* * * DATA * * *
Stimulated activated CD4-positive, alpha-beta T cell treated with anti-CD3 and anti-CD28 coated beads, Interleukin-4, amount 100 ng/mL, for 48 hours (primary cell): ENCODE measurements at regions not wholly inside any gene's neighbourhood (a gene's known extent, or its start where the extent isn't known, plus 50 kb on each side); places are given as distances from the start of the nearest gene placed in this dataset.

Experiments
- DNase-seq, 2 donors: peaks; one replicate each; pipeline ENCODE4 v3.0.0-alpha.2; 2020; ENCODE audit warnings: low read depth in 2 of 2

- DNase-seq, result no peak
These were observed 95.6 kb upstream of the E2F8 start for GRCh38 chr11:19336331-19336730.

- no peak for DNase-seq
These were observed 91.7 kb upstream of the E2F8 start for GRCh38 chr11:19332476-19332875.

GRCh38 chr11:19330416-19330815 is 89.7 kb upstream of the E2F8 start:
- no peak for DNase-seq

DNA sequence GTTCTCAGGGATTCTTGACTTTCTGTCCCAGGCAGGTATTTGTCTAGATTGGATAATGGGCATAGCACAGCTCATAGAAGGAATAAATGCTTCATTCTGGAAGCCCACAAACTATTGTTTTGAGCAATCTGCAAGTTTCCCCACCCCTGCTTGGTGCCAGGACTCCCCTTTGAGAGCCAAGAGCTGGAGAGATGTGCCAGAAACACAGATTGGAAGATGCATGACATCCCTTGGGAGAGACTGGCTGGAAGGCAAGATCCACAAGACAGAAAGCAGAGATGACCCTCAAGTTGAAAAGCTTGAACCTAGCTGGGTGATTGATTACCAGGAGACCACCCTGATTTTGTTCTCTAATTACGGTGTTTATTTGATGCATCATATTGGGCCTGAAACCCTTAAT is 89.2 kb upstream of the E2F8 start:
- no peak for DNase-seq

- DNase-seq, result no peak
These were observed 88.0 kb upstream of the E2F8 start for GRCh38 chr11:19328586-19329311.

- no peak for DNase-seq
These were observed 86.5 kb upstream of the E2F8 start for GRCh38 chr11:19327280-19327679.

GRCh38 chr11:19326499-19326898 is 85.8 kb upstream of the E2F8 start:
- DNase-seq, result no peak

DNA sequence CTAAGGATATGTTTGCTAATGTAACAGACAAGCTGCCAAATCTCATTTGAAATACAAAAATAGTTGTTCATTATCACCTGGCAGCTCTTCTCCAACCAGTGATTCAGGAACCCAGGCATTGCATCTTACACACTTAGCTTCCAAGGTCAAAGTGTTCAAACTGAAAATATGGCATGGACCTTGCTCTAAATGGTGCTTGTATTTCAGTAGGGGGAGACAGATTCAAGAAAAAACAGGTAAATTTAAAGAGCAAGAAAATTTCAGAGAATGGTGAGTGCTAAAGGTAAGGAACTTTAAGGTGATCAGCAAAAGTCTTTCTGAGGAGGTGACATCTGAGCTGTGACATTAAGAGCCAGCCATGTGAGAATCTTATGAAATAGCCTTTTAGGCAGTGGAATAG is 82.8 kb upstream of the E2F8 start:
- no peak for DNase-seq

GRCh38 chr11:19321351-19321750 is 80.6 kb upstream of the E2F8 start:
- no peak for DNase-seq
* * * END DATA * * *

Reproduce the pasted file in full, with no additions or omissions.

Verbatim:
Stimulated activated CD4-positive, alpha-beta T cell treated with anti-CD3 and anti-CD28 coated beads, Interleukin-4, amount 100 ng/mL, for 48 hours (primary cell): ENCODE measurements at regions not wholly inside any gene's neighbourhood (a gene's known extent, or its start where the extent isn't known, plus 50 kb on each side); places are given as distances from the start of the nearest gene placed in this dataset.

Experiments
- DNase-seq, 2 donors: peaks; one replicate each; pipeline ENCODE4 v3.0.0-alpha.2; 2020; ENCODE audit warnings: low read depth in 2 of 2

- DNase-seq, result no peak
These were observed 95.6 kb upstream of the E2F8 start for GRCh38 chr11:19336331-19336730.

- no peak for DNase-seq
These were observed 91.7 kb upstream of the E2F8 start for GRCh38 chr11:19332476-19332875.

GRCh38 chr11:19330416-19330815 is 89.7 kb upstream of the E2F8 start:
- no peak for DNase-seq

DNA sequence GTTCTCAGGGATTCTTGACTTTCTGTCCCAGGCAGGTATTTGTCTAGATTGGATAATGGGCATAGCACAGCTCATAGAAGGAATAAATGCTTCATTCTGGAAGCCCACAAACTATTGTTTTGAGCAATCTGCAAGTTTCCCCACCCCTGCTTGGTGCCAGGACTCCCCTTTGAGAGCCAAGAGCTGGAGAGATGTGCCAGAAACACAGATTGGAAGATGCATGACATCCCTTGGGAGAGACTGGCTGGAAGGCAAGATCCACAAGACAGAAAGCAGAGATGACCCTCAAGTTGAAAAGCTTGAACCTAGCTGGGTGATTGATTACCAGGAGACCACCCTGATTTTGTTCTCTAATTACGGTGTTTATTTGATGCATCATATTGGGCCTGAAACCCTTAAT is 89.2 kb upstream of the E2F8 start:
- no peak for DNase-seq

- DNase-seq, result no peak
These were observed 88.0 kb upstream of the E2F8 start for GRCh38 chr11:19328586-19329311.

- no peak for DNase-seq
These were observed 86.5 kb upstream of the E2F8 start for GRCh38 chr11:19327280-19327679.

GRCh38 chr11:19326499-19326898 is 85.8 kb upstream of the E2F8 start:
- DNase-seq, result no peak

DNA sequence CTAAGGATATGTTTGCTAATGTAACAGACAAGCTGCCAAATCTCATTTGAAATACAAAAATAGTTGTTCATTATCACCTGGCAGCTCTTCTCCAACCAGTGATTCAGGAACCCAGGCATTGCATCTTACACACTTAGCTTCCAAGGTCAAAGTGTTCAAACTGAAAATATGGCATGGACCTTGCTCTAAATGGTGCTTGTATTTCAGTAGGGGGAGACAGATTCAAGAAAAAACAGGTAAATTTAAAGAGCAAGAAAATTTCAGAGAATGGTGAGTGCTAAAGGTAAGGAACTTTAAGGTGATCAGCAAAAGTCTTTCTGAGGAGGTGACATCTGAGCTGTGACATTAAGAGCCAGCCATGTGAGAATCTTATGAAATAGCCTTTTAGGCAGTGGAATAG is 82.8 kb upstream of the E2F8 start:
- no peak for DNase-seq

GRCh38 chr11:19321351-19321750 is 80.6 kb upstream of the E2F8 start:
- no peak for DNase-seq